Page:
Speaking from experience as a double agent of sorts, this impression of objectivity can be quite challenging for a writer-composer to maintain. I’ll give one example. I recently went to a concert that featured some works by friends and colleagues, and a few works by composers unknown to me. I thoroughly enjoyed all the works by the composers I knew, and disliked everything else on the program. I was reasonably certain that I would have made the same exact aesthetic judgement if everyone was a stranger to me, but I knew on the drive home that I could not possibly write about the concert. If I did so honestly, it would look terribly partisan, and dishonesty was of course out of the question.
Perhaps this is why critics so often employ the idea of “disinterested criticism” as a shield when they are accused of being unnecessarily vindictive, petty, or cruel. Like Fox News’s “fair and balanced” slogan, it doesn’t really denote a commitment to objectivity, but it offers a disingenuous way to continue to be partisan while pretending not to be. Things would be better, maybe, if we were open about our inevitable allegiances. Or as Kyle Gann puts it: “Critics have agendas, or any interesting critic does, and given enough column inches, those agendas emerge.”
All of this indicates to me that concert reviews and album reviews, traditionally the bread and butter of music criticism, should play a much, much smaller role than they currently do. I will stop short of calling them obsolete, since they seem to still be obligatory. But I look forward to a hypothetical future where they are just a tiny part of a vast landscape of compelling music writing.
A fair and obvious follow-up question would be: okay, smartypants, if not reviews then what? Short answer: I don’t know. Long answer: Anything at all. I don’t know what can or should replace or supplement reviews, but this should be an era of experimentation in writing about new music, at least until we figure out what sticks. Traditional media outlets typically have style guidelines and space limitations that are not ideally suited for putting new music in context. (Swed’s reviews for the LA Times are often preceded by lengthy history lectures, leaving little room for discussion of the actual concerts themselves.) But blogs and most online publications are not bound by these same conventions.
Ted Gioia has complained that pop music journalism has degenerated into “lifestyle reporting,” divorced from musical content and musical knowledge, but I honestly think that new music journalism could use a little more lifestyle reporting. I don’t mean that we should be more sensationalist, but we should be better about conveying the fact that new music is the product of individuals with a wide range of personalities and quirks and challenges, and most of these people are not dead. I’m thinking of something like video game journalist Cara Ellison’s EMBED WITH GAMES series of articles. For each article, she travels to stay with “a different important game auteur of our times [to] write about their life, the culture that influences their games’ work, and look at how their immediate environment affects their outlook and design philosophy.” The result is intensely personal and illuminating, and unlike anything I’ve ever encountered in writing about new music, which is often dry and impersonal.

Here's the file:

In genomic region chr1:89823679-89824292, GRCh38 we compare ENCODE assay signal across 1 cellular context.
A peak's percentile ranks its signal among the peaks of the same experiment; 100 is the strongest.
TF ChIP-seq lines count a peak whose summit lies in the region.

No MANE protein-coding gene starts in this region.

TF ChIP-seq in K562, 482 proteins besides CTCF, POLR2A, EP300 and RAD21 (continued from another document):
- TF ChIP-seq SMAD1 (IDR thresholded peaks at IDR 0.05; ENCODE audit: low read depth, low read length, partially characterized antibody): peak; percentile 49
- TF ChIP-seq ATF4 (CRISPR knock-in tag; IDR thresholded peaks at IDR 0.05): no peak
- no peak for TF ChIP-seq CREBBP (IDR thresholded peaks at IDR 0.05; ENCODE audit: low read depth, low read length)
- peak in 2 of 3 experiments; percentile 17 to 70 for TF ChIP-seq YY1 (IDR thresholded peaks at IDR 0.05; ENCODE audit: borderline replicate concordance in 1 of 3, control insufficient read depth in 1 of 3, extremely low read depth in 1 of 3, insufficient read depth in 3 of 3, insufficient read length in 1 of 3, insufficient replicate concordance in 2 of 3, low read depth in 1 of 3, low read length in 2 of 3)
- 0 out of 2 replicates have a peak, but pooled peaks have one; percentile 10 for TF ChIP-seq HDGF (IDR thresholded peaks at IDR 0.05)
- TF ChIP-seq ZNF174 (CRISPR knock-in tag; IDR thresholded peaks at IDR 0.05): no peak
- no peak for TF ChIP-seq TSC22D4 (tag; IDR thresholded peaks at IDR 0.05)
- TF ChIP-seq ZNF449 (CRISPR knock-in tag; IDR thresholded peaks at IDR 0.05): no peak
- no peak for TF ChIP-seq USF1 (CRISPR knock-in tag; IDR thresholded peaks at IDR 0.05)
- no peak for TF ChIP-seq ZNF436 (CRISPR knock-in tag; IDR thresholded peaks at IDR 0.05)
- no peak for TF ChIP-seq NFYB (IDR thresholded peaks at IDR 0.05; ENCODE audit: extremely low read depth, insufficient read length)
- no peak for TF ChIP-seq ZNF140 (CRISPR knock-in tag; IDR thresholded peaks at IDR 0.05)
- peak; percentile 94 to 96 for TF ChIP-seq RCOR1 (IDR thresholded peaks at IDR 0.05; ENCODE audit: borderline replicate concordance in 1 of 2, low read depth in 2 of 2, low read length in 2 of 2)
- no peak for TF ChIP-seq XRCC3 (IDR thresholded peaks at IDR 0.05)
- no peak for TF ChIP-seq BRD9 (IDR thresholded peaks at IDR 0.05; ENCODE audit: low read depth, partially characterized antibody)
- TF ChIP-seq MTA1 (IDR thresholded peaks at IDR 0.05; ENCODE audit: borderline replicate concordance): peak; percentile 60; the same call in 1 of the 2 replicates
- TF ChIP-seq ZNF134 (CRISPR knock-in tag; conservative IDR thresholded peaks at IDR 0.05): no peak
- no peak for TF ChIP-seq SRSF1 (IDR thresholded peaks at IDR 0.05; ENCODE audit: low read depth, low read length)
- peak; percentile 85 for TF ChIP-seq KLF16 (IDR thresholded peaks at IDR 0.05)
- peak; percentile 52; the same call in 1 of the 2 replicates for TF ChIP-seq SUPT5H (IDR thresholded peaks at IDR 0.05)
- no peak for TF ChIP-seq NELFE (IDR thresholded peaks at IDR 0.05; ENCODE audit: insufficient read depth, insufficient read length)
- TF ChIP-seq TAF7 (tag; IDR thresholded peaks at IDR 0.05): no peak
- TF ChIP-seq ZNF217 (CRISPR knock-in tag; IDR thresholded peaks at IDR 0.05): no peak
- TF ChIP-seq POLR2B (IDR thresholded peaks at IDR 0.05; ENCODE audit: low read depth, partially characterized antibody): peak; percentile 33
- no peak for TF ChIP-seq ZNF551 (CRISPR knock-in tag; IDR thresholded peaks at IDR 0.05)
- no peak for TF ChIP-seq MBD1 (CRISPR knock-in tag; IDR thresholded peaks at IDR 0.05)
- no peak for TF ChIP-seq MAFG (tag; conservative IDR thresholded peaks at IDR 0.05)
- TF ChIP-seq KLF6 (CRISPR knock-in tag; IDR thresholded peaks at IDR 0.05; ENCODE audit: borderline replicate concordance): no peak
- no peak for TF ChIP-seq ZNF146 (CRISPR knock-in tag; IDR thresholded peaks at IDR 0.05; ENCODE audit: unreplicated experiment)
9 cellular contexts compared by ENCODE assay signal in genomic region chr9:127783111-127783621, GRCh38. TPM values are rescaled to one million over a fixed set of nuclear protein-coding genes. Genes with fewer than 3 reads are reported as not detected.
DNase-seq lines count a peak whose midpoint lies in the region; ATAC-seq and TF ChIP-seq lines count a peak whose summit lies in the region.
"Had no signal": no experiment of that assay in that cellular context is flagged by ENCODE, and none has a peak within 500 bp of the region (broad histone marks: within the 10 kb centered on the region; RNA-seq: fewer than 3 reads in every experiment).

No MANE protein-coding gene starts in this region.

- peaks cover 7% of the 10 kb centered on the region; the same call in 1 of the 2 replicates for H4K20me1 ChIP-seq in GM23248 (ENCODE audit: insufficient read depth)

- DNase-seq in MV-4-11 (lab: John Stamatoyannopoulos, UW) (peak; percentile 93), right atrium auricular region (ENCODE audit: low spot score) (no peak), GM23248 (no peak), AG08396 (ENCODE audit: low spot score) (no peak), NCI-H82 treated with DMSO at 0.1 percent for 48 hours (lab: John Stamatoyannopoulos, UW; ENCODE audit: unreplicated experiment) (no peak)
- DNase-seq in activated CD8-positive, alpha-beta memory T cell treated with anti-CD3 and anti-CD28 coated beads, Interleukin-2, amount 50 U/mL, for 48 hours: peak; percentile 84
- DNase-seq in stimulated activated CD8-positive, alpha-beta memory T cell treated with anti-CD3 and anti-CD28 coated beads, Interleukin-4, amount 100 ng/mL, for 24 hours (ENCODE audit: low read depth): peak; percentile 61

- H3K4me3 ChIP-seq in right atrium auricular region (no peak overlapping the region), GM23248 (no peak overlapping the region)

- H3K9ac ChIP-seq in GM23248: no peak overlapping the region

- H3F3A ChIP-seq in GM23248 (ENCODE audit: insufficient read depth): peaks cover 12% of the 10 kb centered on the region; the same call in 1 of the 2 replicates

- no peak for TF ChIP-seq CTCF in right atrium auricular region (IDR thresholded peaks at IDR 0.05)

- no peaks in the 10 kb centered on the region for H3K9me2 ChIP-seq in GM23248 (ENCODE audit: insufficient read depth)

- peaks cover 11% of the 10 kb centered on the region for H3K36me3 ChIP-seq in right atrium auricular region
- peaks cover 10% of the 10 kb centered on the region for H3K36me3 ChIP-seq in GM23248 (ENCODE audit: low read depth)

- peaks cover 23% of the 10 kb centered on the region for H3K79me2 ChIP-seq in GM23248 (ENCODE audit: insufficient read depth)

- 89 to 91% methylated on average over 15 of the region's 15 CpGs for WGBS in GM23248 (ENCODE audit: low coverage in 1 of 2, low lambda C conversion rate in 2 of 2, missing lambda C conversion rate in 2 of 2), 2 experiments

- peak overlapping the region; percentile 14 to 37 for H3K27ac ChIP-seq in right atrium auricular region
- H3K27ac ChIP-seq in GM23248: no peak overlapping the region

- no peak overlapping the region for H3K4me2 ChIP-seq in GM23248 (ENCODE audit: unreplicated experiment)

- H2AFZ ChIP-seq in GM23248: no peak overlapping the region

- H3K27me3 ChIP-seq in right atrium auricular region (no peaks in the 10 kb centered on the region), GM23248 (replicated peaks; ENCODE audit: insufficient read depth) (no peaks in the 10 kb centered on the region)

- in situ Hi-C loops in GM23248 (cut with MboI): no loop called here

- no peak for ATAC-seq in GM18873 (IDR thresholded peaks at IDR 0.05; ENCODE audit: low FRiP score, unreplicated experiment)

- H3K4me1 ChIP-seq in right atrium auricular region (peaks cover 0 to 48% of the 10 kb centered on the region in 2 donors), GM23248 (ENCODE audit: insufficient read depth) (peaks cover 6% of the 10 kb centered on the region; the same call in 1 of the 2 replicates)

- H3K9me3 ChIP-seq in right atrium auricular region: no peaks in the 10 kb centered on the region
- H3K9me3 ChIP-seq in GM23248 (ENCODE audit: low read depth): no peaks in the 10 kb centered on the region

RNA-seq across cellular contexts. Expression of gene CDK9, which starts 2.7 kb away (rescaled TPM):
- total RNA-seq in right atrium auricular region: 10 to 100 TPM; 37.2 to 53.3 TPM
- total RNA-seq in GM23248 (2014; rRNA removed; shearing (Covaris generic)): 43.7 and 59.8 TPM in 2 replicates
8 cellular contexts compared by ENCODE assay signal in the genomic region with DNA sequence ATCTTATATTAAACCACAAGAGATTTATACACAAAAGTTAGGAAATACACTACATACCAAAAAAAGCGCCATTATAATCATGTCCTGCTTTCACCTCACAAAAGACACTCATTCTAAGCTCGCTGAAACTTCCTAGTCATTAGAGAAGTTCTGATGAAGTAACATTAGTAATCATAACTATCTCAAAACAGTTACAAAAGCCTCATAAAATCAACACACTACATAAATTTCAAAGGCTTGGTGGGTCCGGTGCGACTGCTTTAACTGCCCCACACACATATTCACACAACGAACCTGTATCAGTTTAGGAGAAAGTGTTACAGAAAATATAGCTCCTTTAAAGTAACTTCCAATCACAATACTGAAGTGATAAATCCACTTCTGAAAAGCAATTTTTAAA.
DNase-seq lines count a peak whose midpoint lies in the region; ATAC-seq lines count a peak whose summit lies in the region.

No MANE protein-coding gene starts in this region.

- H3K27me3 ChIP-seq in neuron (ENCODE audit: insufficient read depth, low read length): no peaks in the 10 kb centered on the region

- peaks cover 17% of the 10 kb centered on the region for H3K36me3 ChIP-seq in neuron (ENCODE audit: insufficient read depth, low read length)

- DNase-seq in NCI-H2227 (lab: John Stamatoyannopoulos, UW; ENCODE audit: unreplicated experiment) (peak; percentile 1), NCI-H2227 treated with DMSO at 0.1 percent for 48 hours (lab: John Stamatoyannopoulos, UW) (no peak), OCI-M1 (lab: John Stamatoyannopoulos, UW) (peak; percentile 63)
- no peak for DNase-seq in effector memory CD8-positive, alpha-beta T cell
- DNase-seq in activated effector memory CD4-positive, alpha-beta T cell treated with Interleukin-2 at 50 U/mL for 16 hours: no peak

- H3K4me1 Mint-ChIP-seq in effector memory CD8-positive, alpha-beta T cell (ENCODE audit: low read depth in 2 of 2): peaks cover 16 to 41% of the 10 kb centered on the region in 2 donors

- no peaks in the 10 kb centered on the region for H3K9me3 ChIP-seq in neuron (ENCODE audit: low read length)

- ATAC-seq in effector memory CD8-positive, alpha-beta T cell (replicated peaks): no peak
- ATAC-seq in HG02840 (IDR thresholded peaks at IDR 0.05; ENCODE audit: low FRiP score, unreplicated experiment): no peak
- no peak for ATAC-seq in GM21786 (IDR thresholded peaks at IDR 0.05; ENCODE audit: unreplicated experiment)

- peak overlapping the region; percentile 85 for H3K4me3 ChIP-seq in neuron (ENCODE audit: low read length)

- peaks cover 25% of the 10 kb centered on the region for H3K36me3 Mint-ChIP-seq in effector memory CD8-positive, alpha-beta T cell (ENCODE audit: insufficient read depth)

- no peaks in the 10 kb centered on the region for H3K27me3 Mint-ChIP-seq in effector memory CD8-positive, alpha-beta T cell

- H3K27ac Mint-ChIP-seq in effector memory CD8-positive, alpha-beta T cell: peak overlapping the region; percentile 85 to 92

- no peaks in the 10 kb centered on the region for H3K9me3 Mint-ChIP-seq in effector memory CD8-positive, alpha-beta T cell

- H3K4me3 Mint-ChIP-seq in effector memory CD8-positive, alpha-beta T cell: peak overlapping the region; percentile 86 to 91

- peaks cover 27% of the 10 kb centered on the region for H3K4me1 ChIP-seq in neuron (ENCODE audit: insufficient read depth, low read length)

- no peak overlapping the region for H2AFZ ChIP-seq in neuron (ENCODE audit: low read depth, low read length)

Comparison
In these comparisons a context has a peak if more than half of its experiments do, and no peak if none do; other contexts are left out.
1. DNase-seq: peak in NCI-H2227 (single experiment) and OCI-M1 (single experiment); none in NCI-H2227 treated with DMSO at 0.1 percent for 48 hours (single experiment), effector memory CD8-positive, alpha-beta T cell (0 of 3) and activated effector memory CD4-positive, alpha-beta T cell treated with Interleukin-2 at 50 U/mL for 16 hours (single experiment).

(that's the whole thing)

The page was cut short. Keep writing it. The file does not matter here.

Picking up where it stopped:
At the same time I think Gioia is a little bit right, and we could do with more substantive writing about musical content as well. Written in response to Gioia’s call to arms, Owen Pallett’s semi-satirical pop music theory articles weren’t perfect, but they were interesting, and generated surprising enthusiasm for music theory outside of the typical audience for such things. Clearly, there’s a great hunger for musical insight out there, but outside of academic journals written for a specialist audience, there isn’t much writing about new music that actually satisfies this craving.
A final pertinent question might be: okay then, who will write these fancy hypothetical things? If you’ve read this far then the answer is you. I’m serious about this. Whether you’re a composer or a musician or an enthusiast, I know you’re probably pressed for time and that you are being asked to take on an increasingly overwhelming number of duties. But chances are your perspective is not being represented, and if you don’t share it, who will? Sure, talking about music, like dancing about architecture, is patently absurd. But at least for now, it seems to be a necessity.